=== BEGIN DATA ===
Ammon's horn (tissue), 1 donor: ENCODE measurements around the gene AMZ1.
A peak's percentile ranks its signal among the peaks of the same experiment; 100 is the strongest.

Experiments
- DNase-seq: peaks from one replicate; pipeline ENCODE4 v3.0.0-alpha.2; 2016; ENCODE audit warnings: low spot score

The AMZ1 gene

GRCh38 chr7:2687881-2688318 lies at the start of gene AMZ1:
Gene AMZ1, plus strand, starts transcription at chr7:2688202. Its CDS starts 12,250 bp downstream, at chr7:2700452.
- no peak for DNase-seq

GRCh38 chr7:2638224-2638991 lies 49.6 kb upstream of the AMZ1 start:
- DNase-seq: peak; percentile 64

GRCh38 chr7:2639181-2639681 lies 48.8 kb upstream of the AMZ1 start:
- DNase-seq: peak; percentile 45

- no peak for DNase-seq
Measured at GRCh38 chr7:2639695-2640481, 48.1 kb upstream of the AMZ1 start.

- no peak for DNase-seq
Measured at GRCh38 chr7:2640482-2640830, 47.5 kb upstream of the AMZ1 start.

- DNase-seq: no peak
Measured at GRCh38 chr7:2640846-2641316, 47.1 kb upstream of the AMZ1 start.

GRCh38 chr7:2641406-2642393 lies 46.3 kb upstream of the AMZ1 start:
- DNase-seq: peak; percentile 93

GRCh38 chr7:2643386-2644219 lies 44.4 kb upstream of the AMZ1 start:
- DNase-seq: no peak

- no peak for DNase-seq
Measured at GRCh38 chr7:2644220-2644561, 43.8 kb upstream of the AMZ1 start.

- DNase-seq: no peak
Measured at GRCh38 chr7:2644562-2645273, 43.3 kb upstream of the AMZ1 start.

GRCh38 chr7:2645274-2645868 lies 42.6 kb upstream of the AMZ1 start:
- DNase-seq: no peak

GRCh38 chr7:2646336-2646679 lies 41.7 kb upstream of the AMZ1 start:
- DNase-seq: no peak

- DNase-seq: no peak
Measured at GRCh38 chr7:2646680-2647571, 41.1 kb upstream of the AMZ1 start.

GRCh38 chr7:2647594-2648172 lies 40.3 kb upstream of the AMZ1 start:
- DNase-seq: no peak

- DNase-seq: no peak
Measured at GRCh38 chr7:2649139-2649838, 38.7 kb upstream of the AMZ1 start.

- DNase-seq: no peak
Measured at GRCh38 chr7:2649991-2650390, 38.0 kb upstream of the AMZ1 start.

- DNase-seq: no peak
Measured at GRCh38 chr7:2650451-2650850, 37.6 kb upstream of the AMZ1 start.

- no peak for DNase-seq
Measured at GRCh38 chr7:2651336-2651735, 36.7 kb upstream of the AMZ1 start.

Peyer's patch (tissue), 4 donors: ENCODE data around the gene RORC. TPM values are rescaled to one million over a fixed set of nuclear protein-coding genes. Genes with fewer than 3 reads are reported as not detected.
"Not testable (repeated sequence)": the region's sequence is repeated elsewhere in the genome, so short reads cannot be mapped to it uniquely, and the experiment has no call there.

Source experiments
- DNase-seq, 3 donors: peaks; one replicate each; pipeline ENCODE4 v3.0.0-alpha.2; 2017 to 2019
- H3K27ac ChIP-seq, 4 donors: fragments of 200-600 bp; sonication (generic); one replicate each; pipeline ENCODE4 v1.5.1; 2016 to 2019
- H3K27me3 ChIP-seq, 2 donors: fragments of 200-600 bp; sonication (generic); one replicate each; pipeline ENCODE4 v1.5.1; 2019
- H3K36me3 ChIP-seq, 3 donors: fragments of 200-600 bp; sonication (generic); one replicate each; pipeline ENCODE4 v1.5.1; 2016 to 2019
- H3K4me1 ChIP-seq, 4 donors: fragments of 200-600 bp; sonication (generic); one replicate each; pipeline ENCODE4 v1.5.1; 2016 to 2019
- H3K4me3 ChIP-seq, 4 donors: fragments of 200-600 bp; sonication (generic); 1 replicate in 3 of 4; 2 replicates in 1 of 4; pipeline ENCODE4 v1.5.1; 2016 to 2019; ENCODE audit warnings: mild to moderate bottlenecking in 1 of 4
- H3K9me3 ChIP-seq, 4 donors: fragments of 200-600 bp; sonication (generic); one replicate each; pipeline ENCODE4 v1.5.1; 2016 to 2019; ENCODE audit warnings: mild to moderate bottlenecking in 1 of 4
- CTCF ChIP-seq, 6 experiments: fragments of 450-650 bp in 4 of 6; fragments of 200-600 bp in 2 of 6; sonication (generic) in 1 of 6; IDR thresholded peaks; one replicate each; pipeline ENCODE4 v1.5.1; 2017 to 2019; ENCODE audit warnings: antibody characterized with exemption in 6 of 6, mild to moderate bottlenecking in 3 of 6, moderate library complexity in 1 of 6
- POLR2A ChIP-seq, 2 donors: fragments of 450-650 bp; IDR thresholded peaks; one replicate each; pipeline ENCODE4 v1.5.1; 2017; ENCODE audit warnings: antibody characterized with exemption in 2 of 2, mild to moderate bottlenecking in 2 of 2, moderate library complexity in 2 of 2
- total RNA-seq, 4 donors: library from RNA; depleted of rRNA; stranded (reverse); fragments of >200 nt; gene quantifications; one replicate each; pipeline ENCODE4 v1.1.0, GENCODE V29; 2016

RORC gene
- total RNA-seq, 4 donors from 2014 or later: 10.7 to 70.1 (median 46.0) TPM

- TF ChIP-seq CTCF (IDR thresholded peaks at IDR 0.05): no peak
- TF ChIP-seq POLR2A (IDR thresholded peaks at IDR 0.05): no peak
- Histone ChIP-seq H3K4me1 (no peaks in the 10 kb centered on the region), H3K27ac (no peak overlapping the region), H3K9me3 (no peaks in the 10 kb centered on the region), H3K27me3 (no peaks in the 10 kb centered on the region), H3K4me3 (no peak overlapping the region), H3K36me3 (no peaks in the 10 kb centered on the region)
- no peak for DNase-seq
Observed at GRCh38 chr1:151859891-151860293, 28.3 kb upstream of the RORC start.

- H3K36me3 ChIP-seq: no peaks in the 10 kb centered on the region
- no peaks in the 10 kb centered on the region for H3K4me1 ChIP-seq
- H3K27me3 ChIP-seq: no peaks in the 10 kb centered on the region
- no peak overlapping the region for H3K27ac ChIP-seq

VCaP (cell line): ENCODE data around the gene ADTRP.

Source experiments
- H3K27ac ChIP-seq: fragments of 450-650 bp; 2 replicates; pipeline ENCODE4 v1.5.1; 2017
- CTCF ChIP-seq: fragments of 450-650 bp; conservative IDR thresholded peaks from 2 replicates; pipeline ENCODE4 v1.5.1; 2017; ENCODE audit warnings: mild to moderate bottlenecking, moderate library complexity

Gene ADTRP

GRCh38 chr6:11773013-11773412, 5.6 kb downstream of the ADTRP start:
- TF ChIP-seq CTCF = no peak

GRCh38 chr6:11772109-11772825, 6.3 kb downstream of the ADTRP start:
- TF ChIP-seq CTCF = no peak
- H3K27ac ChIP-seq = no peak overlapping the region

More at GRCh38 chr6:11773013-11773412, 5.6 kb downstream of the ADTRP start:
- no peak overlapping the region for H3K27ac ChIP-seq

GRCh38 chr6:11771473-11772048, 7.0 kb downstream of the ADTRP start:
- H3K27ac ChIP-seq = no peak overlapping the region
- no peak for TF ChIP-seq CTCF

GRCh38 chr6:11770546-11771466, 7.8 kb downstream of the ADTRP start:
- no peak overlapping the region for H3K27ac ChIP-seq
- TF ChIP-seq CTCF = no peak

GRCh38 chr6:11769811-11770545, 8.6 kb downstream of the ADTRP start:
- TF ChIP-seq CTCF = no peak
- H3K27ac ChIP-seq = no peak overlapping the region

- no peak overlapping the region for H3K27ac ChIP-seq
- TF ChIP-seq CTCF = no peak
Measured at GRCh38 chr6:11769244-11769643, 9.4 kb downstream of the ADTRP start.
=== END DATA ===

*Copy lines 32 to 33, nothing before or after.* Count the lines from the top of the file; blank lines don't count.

Measured at GRCh38 chr7:2646680-2647571, 41.1 kb upstream of the AMZ1 start.

GRCh38 chr7:2647594-2648172 lies 40.3 kb upstream of the AMZ1 start: